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DOJ Abandons Appeal Waivers Concerning Ineffective Assistance of Counsel in Plea Agreements – August 14, 2014

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Federal prosecutors in many judicial districts lately have insisted on appeal waivers in plea agreements.  A typical waiver includes the defendant's express agreement not to pursue any post-conviction challenge based on the ineffective assistance of counsel, even though every defendant's right to the effective assistance of counsel is a cornerstone of the Sixth Amendment.  Nonetheless, the Department of Justice and the distict courts that have approved the waivers consistently have ignored the conflict of interest that is created when an attorney advises his or her client to waive any complaint about that attorney's representation even before the representation is complete (most federal sentencing hearings are held months after the plea hearing at which the defendant agrees to the waiver), and the client has no legal training to know whether the representation was proper anyway.  Today, however, US Deputy Attorney General James Cole issued a memorandum to all federal prosecutors directing them not to seek these waivers in any future plea agreements and not to enforce them in any existing plea agreements if the defendant's attorney was ineffective or "when the defendant's ineffective assistance claim raises a serious debatable issue that a court should resolve." See DAG James Cole's memorandum here: Department Policy of Waivers of Claims of Ineffective Assistance of Counsel


US Attorney General Eric Holder Announces Resignation - September 25, 2014

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US Attorney General Eric Holder announced his resignation today after six years of leading the US Department of Justice under President Barack Obama.  Read the New York Times' article here: "Eric Holder Resigns, Setting Up Fight for Successor"  


Colorado Reaping Benefits from Marijuana Legalization - August 3, 2014

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The State of Colorado defied federal law this past January by legalizing the recreational use of marijuana.  Over the past seven months, the state has collected over $24 million in taxes, and its drug prosecutions have been reduced substantially.  Read the New York Times' editoral here: "The Great Colorado Weed Experiment"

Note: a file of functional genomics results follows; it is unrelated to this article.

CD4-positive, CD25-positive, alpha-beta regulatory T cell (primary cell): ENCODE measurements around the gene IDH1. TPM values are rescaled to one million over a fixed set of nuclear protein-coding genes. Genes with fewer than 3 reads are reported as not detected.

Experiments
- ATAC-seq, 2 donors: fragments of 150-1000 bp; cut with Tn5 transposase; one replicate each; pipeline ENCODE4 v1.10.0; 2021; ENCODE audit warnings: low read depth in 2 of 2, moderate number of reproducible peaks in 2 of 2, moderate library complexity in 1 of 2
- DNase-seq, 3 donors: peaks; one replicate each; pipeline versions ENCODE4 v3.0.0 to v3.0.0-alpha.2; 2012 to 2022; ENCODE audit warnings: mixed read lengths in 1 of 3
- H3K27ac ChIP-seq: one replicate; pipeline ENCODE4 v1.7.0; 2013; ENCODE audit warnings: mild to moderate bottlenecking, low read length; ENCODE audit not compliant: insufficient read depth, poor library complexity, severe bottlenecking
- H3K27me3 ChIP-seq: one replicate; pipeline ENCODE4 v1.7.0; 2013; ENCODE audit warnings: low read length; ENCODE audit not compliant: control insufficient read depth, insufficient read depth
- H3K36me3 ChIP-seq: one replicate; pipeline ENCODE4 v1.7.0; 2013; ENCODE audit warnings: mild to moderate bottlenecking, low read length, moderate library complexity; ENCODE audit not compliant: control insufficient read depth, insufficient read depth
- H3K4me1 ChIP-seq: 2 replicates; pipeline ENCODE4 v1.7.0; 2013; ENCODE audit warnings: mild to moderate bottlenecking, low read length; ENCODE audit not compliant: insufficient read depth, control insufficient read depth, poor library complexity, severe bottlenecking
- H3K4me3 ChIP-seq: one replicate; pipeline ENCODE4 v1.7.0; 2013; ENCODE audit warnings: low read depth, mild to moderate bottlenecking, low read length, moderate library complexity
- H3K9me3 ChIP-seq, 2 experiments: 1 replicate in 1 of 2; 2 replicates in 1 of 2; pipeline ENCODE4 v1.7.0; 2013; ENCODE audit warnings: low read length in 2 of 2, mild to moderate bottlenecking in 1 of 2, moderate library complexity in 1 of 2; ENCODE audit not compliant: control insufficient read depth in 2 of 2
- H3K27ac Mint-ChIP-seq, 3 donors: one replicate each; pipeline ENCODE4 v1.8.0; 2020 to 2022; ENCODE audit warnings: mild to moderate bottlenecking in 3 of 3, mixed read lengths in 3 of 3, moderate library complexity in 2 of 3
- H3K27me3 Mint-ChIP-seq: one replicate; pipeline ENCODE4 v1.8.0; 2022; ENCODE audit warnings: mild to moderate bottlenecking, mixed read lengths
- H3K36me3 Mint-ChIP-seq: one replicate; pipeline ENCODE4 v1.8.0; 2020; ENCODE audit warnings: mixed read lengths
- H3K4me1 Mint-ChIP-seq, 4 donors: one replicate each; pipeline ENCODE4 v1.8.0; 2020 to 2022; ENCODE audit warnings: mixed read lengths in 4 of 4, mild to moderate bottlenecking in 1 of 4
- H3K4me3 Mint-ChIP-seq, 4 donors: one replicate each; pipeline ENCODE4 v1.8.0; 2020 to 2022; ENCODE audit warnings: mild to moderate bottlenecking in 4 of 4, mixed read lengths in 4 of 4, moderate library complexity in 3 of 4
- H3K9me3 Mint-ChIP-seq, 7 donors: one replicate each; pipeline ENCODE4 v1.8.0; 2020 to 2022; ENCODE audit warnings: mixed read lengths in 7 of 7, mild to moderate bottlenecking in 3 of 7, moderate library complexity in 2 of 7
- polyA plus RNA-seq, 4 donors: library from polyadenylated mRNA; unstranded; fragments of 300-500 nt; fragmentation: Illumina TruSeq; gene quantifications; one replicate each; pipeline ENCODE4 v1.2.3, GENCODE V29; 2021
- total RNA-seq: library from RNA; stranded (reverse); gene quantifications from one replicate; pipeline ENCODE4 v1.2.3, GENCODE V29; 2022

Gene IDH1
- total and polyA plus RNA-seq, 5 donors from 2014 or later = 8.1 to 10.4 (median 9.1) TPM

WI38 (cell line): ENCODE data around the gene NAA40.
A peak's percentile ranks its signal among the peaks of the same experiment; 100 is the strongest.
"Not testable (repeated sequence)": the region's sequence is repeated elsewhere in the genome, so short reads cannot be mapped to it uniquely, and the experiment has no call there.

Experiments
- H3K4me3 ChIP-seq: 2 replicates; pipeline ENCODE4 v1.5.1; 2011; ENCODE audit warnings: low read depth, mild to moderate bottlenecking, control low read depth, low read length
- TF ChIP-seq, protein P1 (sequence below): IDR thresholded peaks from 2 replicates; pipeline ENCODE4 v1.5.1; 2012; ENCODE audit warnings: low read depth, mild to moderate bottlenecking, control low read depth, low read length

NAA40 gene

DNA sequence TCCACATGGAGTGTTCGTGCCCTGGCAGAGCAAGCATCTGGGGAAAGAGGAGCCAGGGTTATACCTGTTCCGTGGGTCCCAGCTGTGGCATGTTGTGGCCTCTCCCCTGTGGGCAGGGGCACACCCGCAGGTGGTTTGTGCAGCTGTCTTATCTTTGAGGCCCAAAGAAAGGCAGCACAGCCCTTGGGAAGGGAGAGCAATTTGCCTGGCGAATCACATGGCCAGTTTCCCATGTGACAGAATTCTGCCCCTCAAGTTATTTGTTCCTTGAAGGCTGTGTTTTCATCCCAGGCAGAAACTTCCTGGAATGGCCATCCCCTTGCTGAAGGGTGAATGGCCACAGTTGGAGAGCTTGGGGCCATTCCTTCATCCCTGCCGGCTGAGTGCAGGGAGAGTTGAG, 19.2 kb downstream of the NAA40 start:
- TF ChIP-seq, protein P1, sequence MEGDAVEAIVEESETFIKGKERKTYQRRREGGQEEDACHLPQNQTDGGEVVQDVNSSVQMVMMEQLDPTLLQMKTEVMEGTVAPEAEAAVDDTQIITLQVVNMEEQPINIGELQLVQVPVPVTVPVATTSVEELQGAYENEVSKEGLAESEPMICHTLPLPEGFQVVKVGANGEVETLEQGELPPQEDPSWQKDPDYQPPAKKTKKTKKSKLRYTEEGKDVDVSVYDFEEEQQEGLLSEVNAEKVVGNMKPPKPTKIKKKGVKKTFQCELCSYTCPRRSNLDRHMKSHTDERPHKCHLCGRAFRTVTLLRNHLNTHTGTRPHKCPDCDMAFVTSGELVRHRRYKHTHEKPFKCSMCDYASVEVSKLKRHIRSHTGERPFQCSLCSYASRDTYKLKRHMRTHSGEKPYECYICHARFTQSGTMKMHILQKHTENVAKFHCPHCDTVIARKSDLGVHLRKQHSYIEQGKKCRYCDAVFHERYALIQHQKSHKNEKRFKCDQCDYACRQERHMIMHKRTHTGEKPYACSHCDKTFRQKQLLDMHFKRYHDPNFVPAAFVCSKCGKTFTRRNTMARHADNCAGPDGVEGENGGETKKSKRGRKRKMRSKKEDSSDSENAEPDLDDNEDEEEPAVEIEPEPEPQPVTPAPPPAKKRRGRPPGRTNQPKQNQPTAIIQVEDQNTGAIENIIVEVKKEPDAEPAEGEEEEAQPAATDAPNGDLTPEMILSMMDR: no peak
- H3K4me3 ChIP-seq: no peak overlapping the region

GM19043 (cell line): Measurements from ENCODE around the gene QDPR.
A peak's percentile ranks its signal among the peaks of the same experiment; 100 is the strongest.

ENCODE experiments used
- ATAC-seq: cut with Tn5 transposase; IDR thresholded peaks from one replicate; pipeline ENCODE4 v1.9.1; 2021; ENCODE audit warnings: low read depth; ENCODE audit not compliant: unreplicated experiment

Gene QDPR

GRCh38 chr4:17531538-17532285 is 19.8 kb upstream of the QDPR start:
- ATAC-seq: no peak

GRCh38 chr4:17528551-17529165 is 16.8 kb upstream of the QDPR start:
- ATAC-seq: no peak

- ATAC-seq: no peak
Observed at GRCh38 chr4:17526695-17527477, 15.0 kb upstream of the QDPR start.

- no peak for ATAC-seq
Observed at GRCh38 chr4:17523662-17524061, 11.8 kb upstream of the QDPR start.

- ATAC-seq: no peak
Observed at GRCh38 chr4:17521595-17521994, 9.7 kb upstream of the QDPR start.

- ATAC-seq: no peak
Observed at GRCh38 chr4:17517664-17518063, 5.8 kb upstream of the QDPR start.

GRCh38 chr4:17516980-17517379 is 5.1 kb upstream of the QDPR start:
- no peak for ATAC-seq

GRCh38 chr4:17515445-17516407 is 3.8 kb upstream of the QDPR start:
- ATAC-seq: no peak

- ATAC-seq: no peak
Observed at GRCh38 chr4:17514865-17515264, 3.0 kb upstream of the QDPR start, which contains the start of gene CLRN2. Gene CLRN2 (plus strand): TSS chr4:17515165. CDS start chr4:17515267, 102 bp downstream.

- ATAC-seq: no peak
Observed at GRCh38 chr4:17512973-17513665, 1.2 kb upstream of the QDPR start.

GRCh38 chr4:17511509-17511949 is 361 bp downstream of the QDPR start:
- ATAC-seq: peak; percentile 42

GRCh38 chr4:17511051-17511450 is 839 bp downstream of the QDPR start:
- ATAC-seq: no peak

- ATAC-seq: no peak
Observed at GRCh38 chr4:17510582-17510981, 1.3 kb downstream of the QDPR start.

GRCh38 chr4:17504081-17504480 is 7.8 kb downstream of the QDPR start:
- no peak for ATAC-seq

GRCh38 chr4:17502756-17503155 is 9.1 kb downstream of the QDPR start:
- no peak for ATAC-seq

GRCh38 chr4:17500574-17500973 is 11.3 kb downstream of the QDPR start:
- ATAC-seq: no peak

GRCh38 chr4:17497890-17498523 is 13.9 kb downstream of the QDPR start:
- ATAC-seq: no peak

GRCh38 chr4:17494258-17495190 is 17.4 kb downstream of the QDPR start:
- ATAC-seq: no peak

US Sentencing Commission Makes Sentence Reduction in Drug Cases Retroactive -

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The US Sentencing Commission voted unanimously today to apply the recent reduction to U.S.S.G. § 2D1.1, the sentencing guideline applicable to federal drug offenses, retroactively.  Unless Congress disapproves the amendment before November 1, 2014, it will become effective on that date.  However, there are limitations: no inmate can be released until a judge reviews the inmate's case to determine whether a reduced sentence will pose a threat to public safety and is "otherwise appropriate;" and no inmate will be released before November 1, 2015.  The Sentencing Commission intends for the delayed release date to afford the district courts sufficient time to reveiw the cases carefully, and to afford prison and probation officials sufficient time to employ effective re-entry and supervision plans.  See the Sentencing Commission's press release here: The US Sentencing Commission Unanimously Votes to Allow Delayed Retroactive Reduction in Drug Trafficking Sentences    


US Supreme Court Holds Cell Phones Not Subject to Warrantless Search Pursuant to Arrest - June 25, 2014

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The US Supreme Court held today in Riley v. United States that police officers may not search a person's cell phone without a warrant simply because the person is subject to lawful arrest.  The Court has held that the police may conduct a warrantless search of the area within an arrestee's immediate control for the officers' safety and to prevent the destruction of evidence (Chimel v. California), including, in one case, the contents of a cigarette pack found on the arrestee's person (United States v. Robinson).  However, the court narrowed those holdings in Arizona v. Gant by limiting the police's authority to conduct a warrantless search only to the area of a vehicle in which it is reasonable to believe that evidence of the crime of arrest reasonably may be found, and the area within an arrestee's immediate control only if the arrestee is unsecured.  The Court now has recognized that the data contained in a cell phone poses no theat to officer safety, and thta the destruction of evidence resulting from a remote wiping of the cell phone's data is not a prevalent concern, or at least one that cannot be countered with technology currenlty at police officers' disposal.  Read the Court's opinion here: Riley v. California, No. 13-132, Decided June 25, 2014

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